|Title||Still Unjaded: Jim Atleson’s Twenty-First Century Turn to International Labor Law|
|Publication Type||Journal Article|
|Year of Publication||2009|
|Journal||Buffalo Law Review|
|Pagination||767 - 779|
|Keywords||international labor law, Jim Atelson, labor law, organizing, Values and Assumptions|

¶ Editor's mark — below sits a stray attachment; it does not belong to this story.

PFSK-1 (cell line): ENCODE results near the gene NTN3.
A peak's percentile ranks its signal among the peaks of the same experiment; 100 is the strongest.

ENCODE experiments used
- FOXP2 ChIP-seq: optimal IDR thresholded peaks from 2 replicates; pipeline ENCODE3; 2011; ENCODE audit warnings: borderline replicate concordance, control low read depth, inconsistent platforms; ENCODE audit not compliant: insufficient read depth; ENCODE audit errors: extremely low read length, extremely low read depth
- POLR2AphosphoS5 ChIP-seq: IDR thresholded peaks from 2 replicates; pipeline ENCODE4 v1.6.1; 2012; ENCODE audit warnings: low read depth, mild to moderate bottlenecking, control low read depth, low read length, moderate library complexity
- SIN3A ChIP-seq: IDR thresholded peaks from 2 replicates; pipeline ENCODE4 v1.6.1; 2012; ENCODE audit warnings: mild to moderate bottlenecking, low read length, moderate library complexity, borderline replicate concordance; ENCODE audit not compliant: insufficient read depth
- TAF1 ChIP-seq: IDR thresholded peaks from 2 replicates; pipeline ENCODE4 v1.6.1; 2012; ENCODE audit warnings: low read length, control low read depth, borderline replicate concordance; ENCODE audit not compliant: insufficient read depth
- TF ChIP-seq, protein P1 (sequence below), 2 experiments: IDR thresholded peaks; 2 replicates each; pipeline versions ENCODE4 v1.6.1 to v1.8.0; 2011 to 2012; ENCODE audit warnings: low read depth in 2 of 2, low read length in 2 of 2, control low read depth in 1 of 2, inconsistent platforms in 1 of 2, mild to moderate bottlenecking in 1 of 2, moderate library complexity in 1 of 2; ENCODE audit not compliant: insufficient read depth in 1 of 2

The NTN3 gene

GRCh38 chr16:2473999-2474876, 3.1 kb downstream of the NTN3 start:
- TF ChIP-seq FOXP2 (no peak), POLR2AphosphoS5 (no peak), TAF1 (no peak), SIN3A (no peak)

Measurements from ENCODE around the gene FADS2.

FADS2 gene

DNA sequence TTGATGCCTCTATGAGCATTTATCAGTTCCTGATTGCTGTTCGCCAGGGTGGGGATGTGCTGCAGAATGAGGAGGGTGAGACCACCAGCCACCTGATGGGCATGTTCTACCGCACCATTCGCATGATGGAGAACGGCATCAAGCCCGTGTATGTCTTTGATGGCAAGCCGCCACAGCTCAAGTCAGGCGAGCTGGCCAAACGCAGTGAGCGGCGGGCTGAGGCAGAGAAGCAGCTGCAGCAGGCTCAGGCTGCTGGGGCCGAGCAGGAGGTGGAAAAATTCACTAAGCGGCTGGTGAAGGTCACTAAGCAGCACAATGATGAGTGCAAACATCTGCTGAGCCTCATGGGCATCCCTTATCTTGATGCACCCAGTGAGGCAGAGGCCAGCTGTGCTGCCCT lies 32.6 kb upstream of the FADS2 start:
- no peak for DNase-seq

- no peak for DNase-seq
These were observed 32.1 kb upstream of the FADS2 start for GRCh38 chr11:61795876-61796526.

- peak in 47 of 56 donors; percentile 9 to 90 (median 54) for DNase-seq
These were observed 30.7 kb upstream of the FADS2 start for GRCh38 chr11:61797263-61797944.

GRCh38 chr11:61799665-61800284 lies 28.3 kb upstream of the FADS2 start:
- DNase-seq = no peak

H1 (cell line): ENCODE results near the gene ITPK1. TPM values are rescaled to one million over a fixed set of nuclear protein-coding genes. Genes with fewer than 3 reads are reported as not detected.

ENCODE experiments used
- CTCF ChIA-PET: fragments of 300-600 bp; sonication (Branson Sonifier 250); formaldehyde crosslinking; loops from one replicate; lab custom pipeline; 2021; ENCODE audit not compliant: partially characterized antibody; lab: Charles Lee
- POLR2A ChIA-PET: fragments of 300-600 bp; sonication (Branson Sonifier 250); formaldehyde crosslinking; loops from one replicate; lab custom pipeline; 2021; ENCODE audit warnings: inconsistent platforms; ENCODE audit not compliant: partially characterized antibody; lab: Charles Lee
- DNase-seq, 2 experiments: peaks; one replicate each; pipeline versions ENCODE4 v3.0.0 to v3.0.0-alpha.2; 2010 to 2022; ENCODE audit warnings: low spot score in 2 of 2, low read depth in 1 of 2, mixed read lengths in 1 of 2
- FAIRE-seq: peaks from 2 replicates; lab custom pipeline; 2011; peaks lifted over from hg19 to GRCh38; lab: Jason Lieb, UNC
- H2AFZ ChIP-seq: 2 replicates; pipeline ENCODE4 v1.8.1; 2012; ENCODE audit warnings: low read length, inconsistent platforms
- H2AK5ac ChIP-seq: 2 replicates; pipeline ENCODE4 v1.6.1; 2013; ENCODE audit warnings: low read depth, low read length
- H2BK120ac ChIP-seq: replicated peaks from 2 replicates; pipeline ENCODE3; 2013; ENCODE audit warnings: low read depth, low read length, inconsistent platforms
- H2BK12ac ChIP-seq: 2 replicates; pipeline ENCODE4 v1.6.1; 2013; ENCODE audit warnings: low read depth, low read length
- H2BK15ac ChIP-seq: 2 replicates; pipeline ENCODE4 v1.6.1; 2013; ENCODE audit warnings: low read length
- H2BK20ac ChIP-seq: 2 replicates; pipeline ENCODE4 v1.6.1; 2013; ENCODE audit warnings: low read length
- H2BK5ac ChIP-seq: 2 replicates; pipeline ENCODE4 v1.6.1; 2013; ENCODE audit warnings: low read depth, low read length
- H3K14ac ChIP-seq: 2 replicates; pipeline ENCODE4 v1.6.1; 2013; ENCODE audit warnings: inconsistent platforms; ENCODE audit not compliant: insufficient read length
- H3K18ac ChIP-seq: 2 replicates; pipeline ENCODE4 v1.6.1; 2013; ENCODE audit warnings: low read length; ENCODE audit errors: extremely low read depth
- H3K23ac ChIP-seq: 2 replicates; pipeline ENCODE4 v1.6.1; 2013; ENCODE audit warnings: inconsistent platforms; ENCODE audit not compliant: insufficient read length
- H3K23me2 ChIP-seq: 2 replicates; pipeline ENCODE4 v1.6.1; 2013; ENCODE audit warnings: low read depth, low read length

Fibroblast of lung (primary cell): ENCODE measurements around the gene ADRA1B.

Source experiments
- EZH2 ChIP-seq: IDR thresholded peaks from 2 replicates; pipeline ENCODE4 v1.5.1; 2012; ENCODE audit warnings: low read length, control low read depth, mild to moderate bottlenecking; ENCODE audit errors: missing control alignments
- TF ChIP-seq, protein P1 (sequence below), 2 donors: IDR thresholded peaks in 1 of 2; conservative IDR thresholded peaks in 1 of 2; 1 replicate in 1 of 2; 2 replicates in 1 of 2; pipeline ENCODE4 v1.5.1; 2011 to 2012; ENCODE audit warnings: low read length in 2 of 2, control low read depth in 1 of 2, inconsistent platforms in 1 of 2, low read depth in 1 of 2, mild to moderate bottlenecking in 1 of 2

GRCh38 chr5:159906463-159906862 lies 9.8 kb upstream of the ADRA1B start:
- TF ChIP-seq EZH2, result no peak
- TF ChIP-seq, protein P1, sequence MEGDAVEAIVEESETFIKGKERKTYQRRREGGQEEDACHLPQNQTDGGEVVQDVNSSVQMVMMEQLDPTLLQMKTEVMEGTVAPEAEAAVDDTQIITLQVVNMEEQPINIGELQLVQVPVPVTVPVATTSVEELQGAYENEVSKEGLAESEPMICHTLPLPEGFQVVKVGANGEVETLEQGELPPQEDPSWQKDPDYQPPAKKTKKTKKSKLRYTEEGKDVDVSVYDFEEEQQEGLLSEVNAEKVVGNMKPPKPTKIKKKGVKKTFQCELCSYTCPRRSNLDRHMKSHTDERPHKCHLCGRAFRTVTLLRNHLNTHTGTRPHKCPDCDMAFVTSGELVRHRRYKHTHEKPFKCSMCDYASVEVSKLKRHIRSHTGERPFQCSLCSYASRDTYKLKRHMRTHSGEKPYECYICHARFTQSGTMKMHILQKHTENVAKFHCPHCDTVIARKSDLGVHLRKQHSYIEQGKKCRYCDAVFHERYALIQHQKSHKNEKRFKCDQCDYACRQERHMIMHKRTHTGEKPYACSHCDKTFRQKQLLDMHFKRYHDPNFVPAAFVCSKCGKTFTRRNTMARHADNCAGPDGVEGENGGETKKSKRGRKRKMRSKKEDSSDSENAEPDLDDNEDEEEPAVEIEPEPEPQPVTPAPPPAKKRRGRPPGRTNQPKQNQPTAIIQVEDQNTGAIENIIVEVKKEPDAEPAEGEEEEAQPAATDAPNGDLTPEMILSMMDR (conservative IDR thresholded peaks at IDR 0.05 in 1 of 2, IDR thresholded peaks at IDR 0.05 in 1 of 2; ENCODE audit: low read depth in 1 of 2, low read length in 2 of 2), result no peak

[Excerpt] I came late to the academy and am still more of a trade unionist than a scholar, so I am going to start my remarks from this perspective. When Jim wrote Values and Assumptions I was in my earlier life as a union staffer with the United Electrical, Radio and Machine Workers of America (UE), a great, democratic, independent left-wing union. Like everyone else on the union staff, I was a generalist and an itinerant. I received organizing and bargaining assignments in New England, the Carolinas, and Baltimore, corporate campaign assignments in South Dakota, Pennsylvania, and California, political and legislative assignments in Washington, and a dozen other projects. It was nonstop action from the time I started working for the UE after finishing law school in 1973.